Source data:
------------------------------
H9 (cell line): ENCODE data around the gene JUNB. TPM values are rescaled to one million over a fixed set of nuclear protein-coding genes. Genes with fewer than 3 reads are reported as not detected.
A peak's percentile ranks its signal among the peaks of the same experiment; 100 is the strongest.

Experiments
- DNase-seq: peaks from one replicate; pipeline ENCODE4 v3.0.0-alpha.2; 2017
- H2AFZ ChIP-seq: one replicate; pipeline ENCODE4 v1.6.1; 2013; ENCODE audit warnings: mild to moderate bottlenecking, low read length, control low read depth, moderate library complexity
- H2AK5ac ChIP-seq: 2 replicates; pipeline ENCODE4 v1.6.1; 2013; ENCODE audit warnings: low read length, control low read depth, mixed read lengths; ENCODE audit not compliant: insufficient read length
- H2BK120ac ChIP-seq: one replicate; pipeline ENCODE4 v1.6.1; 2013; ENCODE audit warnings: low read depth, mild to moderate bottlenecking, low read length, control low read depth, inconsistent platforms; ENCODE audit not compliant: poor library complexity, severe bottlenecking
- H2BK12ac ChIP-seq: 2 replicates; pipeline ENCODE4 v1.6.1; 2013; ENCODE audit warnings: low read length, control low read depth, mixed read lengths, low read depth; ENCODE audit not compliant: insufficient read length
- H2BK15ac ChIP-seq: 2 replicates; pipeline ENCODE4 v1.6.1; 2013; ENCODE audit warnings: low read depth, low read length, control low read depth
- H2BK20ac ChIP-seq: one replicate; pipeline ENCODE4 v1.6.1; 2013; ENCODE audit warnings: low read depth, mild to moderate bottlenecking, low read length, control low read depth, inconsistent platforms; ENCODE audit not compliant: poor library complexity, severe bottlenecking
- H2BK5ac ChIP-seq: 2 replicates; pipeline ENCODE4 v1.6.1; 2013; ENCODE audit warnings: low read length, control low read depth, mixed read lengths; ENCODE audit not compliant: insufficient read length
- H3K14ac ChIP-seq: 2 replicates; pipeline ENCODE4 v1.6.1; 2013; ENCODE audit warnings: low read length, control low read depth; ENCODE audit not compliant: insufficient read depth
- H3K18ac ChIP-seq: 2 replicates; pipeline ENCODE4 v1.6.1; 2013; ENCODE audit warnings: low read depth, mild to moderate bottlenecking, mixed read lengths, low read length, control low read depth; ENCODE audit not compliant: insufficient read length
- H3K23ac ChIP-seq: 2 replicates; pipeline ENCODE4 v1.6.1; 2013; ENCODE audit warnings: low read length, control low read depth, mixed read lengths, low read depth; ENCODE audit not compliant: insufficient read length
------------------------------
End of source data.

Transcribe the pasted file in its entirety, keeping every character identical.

H9 (cell line): ENCODE data around the gene JUNB. TPM values are rescaled to one million over a fixed set of nuclear protein-coding genes. Genes with fewer than 3 reads are reported as not detected.
A peak's percentile ranks its signal among the peaks of the same experiment; 100 is the strongest.

Experiments
- DNase-seq: peaks from one replicate; pipeline ENCODE4 v3.0.0-alpha.2; 2017
- H2AFZ ChIP-seq: one replicate; pipeline ENCODE4 v1.6.1; 2013; ENCODE audit warnings: mild to moderate bottlenecking, low read length, control low read depth, moderate library complexity
- H2AK5ac ChIP-seq: 2 replicates; pipeline ENCODE4 v1.6.1; 2013; ENCODE audit warnings: low read length, control low read depth, mixed read lengths; ENCODE audit not compliant: insufficient read length
- H2BK120ac ChIP-seq: one replicate; pipeline ENCODE4 v1.6.1; 2013; ENCODE audit warnings: low read depth, mild to moderate bottlenecking, low read length, control low read depth, inconsistent platforms; ENCODE audit not compliant: poor library complexity, severe bottlenecking
- H2BK12ac ChIP-seq: 2 replicates; pipeline ENCODE4 v1.6.1; 2013; ENCODE audit warnings: low read length, control low read depth, mixed read lengths, low read depth; ENCODE audit not compliant: insufficient read length
- H2BK15ac ChIP-seq: 2 replicates; pipeline ENCODE4 v1.6.1; 2013; ENCODE audit warnings: low read depth, low read length, control low read depth
- H2BK20ac ChIP-seq: one replicate; pipeline ENCODE4 v1.6.1; 2013; ENCODE audit warnings: low read depth, mild to moderate bottlenecking, low read length, control low read depth, inconsistent platforms; ENCODE audit not compliant: poor library complexity, severe bottlenecking
- H2BK5ac ChIP-seq: 2 replicates; pipeline ENCODE4 v1.6.1; 2013; ENCODE audit warnings: low read length, control low read depth, mixed read lengths; ENCODE audit not compliant: insufficient read length
- H3K14ac ChIP-seq: 2 replicates; pipeline ENCODE4 v1.6.1; 2013; ENCODE audit warnings: low read length, control low read depth; ENCODE audit not compliant: insufficient read depth
- H3K18ac ChIP-seq: 2 replicates; pipeline ENCODE4 v1.6.1; 2013; ENCODE audit warnings: low read depth, mild to moderate bottlenecking, mixed read lengths, low read length, control low read depth; ENCODE audit not compliant: insufficient read length
- H3K23ac ChIP-seq: 2 replicates; pipeline ENCODE4 v1.6.1; 2013; ENCODE audit warnings: low read length, control low read depth, mixed read lengths, low read depth; ENCODE audit not compliant: insufficient read length